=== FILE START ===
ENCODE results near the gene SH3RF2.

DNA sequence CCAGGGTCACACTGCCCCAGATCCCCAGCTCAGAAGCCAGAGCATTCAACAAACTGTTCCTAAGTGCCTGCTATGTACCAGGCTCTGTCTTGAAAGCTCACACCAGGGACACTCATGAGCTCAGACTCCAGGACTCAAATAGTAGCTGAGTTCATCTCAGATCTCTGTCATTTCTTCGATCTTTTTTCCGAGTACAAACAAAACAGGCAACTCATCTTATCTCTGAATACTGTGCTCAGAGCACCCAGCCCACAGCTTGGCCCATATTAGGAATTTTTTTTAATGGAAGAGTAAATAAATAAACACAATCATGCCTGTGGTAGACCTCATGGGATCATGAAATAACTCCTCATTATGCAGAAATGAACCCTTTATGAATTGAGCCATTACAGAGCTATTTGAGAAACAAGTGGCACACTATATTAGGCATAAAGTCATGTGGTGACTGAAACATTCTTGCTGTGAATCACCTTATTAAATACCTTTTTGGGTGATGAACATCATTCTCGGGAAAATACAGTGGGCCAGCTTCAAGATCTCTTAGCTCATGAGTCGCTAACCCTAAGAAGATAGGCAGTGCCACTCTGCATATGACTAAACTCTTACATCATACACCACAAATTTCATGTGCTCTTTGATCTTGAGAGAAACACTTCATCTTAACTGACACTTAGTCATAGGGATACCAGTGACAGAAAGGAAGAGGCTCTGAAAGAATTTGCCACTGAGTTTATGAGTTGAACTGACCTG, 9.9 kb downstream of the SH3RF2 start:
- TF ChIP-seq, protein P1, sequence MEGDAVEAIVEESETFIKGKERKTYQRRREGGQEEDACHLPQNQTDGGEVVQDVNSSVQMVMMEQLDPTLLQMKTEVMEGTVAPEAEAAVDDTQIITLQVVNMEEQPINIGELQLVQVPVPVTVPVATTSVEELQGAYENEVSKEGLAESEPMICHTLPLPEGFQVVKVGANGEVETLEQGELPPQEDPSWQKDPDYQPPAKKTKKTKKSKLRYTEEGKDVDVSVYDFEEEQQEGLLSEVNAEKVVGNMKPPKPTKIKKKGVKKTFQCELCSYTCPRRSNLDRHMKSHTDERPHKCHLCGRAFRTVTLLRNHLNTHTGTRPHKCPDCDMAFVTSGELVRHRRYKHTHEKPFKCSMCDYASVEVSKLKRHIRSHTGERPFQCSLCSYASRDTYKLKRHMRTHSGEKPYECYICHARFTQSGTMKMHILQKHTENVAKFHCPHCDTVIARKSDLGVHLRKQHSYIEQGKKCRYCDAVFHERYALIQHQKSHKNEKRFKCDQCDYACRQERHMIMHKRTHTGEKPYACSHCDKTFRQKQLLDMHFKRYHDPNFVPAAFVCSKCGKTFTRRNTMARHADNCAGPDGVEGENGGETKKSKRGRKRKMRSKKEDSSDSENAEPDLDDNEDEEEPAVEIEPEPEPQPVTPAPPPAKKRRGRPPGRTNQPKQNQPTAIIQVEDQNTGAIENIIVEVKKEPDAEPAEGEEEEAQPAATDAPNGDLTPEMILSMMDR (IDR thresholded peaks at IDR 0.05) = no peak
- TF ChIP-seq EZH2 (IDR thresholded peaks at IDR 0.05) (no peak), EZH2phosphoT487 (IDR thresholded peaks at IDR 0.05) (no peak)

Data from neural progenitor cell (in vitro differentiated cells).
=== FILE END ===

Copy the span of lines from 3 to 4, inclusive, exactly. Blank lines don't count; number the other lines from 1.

- TF ChIP-seq, protein P1, sequence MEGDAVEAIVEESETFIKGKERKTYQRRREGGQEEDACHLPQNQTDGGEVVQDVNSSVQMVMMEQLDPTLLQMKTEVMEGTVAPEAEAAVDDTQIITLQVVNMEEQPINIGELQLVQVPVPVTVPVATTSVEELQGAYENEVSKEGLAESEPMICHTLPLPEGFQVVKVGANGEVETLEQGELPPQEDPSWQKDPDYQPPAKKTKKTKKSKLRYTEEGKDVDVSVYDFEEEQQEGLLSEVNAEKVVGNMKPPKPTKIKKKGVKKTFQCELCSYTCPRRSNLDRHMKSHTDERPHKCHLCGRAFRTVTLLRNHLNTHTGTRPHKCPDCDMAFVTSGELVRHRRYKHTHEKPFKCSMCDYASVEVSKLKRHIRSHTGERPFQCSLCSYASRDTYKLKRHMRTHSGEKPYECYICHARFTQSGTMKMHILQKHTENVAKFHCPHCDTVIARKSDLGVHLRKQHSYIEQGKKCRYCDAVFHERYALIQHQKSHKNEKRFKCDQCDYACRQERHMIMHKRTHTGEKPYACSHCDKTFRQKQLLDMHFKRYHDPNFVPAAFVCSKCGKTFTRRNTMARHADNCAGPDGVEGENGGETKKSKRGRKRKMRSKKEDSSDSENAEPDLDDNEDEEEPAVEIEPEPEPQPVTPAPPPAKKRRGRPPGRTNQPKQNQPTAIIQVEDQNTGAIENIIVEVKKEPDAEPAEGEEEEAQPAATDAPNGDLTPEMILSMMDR (IDR thresholded peaks at IDR 0.05) = no peak
- TF ChIP-seq EZH2 (IDR thresholded peaks at IDR 0.05) (no peak), EZH2phosphoT487 (IDR thresholded peaks at IDR 0.05) (no peak)